The luggage turned up all right at last — as luggage always does, and was stowed away in the cart. Then came the carriage arrangement. Morton had intended that the two elder ladies should go together with one of the maids, and that he should put his love into the other, which having a seat behind could accommodate the second girl without disturbing them in the carriage. But Lady Augustus had made some exception to this and had begged that her daughter might be seated with herself. It was a point which Morton could not contest out there among the porters and drivers, so that at last he and his grandmother had the phaeton together with the two maids in the rumble. “I never saw such manners in all my life,” said the Honourable Mrs. Morton, almost bursting with passion.
“They are cold and tired, ma’am.”
“No lady should be too cold or too tired to conduct herself with propriety. No real lady is ever so.”
“The place is strange to them, you know.”
“I hope with all my heart that it may never be otherwise than strange to them.”
When they arrived at the house the strangers were carried into the library and tea was of course brought to them. The American Senator was there, but the greetings were very cold. Mrs. Morton took her place and offered her hospitality in the most frigid manner. There had not been the smallest spark of love’s flame shown as yet, nor did the girl as she sat sipping her tea seem to think that any such spark was wanted. Morton did get a seat beside her and managed to take away her muff and one of her shawls, but she gave them to him almost as she might have done to a servant. She smiled indeed, but she smiled as some women smile at everybody who has any intercourse with them. “I think perhaps Mrs. Morton will let us go up-stairs,” said Lady Augustus. Mrs. Morton immediately rang the bell and prepared to precede the ladies to their chambers. Let them be as insolent as they would she would do what she conceived to be her duty. Then Lady Augustus stalked out of the room and her daughter swum after her. “They don’t seem to be quite the same as they were in Washington,” said the Senator.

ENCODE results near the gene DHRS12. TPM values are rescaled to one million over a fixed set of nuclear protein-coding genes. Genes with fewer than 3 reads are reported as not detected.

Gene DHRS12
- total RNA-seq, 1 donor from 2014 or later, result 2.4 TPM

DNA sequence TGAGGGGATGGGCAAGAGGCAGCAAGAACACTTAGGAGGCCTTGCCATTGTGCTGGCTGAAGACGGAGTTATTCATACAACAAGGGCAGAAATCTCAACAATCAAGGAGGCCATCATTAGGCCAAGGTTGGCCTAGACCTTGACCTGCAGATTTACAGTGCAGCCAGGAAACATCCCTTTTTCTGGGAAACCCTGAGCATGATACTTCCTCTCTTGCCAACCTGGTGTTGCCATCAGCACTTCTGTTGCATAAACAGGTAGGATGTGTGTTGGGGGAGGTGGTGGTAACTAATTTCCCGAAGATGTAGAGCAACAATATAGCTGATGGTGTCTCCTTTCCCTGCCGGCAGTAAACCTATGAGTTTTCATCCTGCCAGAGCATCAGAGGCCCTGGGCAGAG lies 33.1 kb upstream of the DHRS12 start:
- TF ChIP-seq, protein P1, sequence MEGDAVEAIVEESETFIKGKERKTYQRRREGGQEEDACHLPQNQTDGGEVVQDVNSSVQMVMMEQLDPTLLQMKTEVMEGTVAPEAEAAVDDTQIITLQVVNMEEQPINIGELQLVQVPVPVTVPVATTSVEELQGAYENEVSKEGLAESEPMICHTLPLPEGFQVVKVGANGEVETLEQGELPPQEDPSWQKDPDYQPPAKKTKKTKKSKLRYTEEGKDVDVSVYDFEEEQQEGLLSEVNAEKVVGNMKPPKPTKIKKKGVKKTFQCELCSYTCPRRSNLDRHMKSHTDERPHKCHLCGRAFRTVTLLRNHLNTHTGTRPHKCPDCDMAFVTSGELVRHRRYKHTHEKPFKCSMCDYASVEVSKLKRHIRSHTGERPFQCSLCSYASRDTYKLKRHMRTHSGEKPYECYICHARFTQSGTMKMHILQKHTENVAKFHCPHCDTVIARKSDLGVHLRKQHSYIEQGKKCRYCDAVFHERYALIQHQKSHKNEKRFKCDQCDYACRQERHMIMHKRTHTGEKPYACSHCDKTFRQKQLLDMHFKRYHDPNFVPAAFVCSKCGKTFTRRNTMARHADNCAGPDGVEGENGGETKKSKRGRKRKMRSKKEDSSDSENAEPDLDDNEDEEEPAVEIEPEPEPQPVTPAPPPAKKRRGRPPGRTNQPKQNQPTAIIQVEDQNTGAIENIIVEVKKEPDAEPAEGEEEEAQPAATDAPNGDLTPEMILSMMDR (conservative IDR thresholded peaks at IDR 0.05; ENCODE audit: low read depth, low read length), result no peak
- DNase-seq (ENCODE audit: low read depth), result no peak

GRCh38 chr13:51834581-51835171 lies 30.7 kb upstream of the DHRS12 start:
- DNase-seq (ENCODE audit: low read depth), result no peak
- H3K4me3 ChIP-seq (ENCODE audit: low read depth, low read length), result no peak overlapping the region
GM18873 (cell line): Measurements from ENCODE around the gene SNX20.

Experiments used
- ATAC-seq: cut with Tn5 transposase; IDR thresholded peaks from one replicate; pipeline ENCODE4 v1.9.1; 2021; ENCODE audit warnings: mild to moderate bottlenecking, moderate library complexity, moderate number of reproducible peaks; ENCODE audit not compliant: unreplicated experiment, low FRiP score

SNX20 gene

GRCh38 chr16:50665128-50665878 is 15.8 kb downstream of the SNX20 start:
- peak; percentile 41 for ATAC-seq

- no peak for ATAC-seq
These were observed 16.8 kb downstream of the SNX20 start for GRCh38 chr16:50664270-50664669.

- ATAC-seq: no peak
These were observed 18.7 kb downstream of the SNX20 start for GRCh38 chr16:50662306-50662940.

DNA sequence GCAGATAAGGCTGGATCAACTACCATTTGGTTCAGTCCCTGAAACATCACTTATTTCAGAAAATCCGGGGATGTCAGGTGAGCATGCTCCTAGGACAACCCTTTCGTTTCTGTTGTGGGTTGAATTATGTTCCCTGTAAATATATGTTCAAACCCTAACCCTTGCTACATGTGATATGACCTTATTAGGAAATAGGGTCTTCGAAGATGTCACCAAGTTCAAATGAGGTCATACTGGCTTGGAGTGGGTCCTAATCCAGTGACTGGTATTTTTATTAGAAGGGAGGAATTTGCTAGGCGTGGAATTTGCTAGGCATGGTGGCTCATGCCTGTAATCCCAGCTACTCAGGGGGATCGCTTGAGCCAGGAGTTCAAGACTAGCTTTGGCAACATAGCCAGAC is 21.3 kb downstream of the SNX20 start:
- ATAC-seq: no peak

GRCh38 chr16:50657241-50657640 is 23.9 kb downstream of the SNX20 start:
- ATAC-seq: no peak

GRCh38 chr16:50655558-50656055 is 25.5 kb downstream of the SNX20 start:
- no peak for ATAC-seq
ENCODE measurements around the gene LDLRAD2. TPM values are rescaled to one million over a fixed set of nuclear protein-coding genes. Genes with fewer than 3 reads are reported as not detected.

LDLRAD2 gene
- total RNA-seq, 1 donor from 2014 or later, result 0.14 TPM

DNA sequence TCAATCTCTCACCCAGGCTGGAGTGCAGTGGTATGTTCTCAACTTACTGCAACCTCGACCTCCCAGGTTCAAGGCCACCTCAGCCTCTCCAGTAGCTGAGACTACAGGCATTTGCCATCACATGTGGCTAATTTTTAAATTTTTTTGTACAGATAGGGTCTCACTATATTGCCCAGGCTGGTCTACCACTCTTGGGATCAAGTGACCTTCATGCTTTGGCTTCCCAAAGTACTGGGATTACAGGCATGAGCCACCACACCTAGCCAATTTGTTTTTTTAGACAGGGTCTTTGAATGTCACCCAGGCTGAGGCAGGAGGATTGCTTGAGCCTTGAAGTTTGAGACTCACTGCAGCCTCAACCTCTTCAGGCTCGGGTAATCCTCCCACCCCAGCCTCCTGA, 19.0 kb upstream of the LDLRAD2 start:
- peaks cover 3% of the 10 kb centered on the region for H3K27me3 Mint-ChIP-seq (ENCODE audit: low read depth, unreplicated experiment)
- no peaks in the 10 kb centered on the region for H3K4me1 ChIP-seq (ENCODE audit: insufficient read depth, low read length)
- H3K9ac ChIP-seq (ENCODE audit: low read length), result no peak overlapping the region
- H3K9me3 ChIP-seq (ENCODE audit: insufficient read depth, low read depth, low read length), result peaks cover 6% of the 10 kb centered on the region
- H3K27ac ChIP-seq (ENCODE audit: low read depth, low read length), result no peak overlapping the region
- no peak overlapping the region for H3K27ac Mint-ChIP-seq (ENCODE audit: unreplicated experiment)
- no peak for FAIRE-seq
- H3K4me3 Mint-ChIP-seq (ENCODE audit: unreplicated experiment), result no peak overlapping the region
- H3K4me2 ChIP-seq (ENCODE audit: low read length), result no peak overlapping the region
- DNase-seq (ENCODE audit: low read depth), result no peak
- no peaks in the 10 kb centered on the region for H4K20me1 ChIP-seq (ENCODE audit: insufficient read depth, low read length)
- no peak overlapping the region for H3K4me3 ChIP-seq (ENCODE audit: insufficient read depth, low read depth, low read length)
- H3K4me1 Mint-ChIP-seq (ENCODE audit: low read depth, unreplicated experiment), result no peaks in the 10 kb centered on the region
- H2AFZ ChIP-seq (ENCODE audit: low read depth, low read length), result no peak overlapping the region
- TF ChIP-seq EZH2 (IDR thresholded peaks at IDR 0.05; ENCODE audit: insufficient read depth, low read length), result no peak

John Morton got up and left the room without making any reply. He was thoroughly unhappy. What was he to do for a week with such a houseful of people? And then, what was he to do for all his life if the presiding spirit of the house was to be such a one as this? She was very beautiful — certainly. So he told himself; and yet as he walked round the park he almost repented of what he had done. But after twenty minutes fast walking he was able to convince himself that all the fault on this occasion lay with the mother. Lady Augustus had been fatigued with her journey and had therefore made everybody near her miserable.
Last updated Monday, December 22, 2014 at 10:55